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The Impact of Decay and Disarticulation on the Preservation of Fossil Birds

Paul G. Davis and Derek E. G. Briggs
PALAIOS
Vol. 13, No. 1 (Feb., 1998), pp. 3-13
DOI: 10.2307/3515277
Stable URL: http://www.jstor.org/stable/3515277
Page Count: 11
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The Impact of Decay and Disarticulation on the Preservation of Fossil Birds
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Abstract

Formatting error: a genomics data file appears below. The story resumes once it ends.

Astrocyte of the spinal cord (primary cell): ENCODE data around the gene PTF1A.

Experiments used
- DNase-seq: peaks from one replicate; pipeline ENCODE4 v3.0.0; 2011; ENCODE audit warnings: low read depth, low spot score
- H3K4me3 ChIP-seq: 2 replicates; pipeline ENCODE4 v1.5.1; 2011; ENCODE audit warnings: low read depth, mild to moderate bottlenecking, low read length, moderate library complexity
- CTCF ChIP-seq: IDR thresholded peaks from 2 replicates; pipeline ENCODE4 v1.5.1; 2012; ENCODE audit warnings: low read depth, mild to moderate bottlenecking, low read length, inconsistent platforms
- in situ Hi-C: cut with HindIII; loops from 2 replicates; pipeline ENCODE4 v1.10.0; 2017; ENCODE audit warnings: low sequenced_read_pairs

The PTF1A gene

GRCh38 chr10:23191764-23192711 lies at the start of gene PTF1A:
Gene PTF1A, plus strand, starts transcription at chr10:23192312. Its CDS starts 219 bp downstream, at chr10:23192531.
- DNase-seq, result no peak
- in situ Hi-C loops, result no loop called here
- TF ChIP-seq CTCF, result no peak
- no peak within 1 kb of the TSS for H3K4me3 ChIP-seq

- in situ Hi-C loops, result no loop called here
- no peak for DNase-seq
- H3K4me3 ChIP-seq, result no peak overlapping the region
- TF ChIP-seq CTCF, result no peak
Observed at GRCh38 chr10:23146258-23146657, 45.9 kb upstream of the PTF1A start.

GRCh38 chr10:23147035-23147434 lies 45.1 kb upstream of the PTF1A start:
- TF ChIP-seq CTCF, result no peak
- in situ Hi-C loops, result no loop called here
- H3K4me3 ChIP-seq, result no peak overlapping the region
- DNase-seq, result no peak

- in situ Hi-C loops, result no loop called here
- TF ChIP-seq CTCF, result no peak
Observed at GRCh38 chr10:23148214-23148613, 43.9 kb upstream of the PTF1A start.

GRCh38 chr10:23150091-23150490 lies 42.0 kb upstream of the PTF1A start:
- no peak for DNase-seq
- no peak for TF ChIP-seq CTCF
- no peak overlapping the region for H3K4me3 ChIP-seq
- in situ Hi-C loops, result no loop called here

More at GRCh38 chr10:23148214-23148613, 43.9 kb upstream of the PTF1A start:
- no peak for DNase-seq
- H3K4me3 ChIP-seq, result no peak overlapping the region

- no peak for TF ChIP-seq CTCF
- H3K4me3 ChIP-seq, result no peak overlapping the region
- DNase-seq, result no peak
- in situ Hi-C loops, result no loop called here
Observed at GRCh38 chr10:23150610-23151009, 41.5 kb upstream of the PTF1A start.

Taphonomic experiments on bird carcasses were carried out at two field sites in southern Florida, a brackish swamp and a marine embayment. Observations were made on carcasses protected by metal cages, and unprotected carcasses. Scavengers were the primary agent of degradation in the case of unprotected carcasses. The sequence of morphological decay was similar in brackish and marine conditions, and there was no significant difference in the rate of weight loss. This provides a basis for the interpretation of fossil examples from selected Lagerstätten: Solnhofen (Jurassic), and Messel, Green River and Seymour Island (Eocene). These fossil avifaunas show varying degrees of transport-induced disarticulation, reflecting the original habitat of the birds and the conditions of deposition. A decay equation derived from experimentally produced weight-loss data allows the time elapsed between death and stabilization of the carcass to be estimated for fossil birds. This provides constraints on taphonomic interpretations of the Lagerstätten in which they occur.

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